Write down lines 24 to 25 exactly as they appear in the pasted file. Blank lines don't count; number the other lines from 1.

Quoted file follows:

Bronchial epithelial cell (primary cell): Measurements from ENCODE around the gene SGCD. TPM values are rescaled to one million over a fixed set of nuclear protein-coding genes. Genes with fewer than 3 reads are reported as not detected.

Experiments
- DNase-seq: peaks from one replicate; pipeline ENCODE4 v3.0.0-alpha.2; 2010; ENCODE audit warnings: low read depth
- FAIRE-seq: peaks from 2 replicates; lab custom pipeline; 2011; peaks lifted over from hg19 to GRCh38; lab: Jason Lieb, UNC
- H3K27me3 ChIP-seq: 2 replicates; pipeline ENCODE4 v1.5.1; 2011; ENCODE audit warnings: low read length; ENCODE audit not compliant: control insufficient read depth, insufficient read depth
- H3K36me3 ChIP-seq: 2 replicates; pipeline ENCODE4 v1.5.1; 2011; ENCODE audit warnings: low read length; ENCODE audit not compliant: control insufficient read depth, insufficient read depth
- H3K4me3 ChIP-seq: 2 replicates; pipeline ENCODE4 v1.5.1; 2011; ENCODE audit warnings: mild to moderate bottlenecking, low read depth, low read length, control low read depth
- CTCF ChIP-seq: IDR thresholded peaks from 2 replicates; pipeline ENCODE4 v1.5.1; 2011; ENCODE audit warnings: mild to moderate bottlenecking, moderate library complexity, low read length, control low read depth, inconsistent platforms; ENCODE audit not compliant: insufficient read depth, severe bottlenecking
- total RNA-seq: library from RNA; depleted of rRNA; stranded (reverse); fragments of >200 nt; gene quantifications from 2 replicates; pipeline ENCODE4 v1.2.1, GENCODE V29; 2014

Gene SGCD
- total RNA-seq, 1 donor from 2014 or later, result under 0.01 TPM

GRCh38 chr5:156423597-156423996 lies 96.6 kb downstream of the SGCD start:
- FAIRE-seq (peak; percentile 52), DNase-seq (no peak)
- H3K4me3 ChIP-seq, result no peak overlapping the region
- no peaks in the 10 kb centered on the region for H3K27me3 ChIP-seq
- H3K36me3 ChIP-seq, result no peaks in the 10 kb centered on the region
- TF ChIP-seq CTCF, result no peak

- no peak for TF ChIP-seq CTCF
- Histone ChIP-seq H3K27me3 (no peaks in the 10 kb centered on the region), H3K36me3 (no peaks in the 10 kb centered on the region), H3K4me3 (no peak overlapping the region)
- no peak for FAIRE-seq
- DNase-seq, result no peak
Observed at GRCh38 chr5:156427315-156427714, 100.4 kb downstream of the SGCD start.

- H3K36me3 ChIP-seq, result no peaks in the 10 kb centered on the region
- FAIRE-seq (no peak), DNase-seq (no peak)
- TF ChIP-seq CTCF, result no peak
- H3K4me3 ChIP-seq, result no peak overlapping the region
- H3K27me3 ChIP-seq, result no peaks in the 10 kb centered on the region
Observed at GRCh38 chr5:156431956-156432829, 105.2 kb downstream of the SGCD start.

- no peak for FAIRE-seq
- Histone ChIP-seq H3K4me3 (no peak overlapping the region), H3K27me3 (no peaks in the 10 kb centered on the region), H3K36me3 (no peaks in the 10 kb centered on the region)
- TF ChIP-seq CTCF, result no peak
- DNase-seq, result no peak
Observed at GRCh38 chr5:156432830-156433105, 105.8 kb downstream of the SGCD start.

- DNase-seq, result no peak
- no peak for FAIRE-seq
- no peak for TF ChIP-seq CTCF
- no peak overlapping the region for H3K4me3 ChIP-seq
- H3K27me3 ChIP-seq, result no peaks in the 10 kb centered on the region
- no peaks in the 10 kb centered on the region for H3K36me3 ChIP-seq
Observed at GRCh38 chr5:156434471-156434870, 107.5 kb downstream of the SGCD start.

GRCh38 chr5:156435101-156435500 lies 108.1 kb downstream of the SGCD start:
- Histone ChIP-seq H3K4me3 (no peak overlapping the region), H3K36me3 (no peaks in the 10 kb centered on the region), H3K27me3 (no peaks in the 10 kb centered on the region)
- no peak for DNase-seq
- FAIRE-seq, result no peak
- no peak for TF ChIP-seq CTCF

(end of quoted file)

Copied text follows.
- FAIRE-seq (no peak), DNase-seq (no peak)
- TF ChIP-seq CTCF, result no peak